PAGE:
Tuesday, 21 November 2017


A Preliminary study on sustainable economic development in Kenya was launched at Sarova Panafric Hotel, Nairobi, on Wednesday, November 15th ,  2017.  The baseline study was developed under the partnership between Konrad Adenauer Foundation (KAS) and the Institute for Research and Policy Alternatives.
The report which is the first of its nature in Kenya highlights the international debate on sustainable economic development with the special focus on sustainable economy in the Kenyan context. The new Government of Kenya (GoK) is asked to work on the realization of the country’s vision 2030, also in regard to the Sustainable Development. Is that feasible?

The study is envisaged as a tool that will stimulate debate and discussions on sustainable economy as the country faces growing problems (as for example soil erosion, deforestation, water pollution and desertification). Furthermore, the document is identifying challenges and gaps from the survey’s respondents on advancing the conversation and it makes some recommendations targeting all stakeholders.

The African Drylands Institute for Sustainability (ADIS) adis.uonbi.ac.ke  has been considered as a key stakeholder in helping to foster this debate on environmental sustainability which is an increasingly important issue in development, as citizens living below the poverty line directly rely on water and land resources surrounding their communities. With only eight percent of arable land and seventy five percent of Kenya's workforce engaged in agriculture, Kenyan farmers face growing problems as consequences of climate change.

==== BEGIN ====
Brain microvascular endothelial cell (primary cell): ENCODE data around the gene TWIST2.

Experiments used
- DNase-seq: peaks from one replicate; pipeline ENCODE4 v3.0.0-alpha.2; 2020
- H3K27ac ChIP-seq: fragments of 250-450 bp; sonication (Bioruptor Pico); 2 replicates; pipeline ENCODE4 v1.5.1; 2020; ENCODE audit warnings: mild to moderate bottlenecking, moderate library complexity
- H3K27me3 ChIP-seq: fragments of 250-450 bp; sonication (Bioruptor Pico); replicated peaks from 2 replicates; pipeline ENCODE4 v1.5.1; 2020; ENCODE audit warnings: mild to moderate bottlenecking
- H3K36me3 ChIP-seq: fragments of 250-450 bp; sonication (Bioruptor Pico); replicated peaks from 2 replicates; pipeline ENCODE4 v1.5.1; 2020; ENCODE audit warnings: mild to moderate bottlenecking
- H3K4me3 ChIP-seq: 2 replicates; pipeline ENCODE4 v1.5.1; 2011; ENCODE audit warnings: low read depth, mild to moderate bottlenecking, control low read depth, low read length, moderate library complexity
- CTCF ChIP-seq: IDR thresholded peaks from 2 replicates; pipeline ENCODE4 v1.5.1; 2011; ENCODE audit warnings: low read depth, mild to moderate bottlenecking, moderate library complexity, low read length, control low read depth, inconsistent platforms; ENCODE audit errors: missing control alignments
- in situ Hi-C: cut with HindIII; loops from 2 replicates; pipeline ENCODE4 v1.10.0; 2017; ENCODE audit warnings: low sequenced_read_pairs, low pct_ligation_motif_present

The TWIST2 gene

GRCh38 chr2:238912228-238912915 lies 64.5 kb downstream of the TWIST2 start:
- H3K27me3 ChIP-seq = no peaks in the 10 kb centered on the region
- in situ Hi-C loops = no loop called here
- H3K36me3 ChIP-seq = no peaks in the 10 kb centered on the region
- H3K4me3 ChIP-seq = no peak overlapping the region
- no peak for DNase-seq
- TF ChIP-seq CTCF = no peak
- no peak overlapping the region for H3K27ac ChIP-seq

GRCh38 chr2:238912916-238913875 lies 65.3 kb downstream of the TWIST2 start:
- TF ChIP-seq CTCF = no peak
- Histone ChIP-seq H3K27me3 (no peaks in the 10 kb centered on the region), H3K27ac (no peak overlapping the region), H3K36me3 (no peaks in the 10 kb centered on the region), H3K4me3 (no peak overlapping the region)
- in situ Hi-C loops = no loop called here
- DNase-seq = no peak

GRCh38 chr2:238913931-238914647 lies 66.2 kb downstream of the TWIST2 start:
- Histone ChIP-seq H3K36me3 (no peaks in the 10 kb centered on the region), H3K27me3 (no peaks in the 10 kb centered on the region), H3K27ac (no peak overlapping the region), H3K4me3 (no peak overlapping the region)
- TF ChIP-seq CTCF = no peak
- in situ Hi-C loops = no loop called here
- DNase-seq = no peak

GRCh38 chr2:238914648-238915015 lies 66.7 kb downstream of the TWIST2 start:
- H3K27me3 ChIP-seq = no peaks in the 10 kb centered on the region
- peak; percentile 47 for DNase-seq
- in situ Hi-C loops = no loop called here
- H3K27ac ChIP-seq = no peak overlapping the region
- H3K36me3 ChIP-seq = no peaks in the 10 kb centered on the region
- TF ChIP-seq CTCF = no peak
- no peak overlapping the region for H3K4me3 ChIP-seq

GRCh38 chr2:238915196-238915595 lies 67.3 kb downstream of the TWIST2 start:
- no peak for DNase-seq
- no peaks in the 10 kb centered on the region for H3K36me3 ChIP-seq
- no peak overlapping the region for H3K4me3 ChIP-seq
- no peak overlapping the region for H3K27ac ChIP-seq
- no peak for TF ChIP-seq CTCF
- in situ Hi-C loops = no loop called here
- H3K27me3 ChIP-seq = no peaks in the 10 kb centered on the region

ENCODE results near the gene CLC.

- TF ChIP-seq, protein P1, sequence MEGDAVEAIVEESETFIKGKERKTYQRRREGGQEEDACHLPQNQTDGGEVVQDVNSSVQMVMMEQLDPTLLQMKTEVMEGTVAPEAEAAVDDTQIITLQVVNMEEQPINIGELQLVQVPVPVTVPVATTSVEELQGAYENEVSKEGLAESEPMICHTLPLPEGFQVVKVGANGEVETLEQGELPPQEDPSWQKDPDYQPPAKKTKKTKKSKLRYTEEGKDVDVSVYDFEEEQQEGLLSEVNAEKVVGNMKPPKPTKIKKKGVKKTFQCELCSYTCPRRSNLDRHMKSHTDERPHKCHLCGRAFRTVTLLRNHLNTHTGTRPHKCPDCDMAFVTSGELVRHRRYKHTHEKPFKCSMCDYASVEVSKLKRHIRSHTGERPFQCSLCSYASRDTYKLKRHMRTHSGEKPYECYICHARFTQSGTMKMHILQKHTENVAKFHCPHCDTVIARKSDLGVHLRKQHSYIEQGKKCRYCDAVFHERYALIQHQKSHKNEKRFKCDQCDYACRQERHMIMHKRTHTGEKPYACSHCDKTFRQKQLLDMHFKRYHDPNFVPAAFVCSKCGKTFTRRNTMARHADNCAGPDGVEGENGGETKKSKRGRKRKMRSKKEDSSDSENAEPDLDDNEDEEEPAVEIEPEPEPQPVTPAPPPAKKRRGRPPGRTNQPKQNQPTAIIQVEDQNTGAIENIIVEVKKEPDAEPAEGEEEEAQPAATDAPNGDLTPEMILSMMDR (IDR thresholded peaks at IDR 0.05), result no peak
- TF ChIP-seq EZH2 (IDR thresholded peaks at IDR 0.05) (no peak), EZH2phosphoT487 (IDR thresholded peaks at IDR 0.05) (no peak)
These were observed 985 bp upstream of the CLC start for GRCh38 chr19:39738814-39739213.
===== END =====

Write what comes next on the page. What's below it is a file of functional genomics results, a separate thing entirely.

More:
Since the adoption of the SDGs, the government of Kenya and its non-state actors and development partners have committed to the implementation, monitoring and evaluation of the SDGs agenda. 

  • Firstly, the country developed an elaborate implementation plan, referred to as ''Road Map'' in 2016 to guide the implementation of the SDGs goals  for all development stakeholders over the following three years. This road map expressed commitment that ''no one will be left behind'' in the economic and social prosperity of the country.
  • Secondly the government finalized its MDGs End Term Report as a way to provide a transition mechanism from MDGs to the SDGs. This was further to enable the county to carry over the lessons learnt and best practices and also build on the gains of the MDGs period. 
  • Thirdly, the country held a national official launch of the SDGs where all development actors came together to begin the process of domesticating the SDGs agenda. In addition to the launch, the country also mapped out all SDGs targets and selected indicators, and assigned to the responsible development actors.
  • Fourthly, all government ministries, departments and agencies were directed to mainstream the SDGs into policy, planning, budgeting as well as monitoring and evaluation systems and processes.
  • To help achieve the SDGs, the government also developed a Green Economy Strategy and implementation plan (GESIP) to support development efforts towards addressing key challenges such as poverty, unemployment, inequality , environmental degradation, climate change and variability, infrastructure gaps and food security among others.  

 Ultimately, Kenya can move from the 'business as usual' trajectory to the sustainable development trajectory, if it so desires. Champions must be mobilized in all sectors of the economy and the society to actively steer the sustainable development agenda and ensure sustained commitment by all stakeholders especially the national government and the 47 county governments.

Follow the conversation on twitter : # sustainKE

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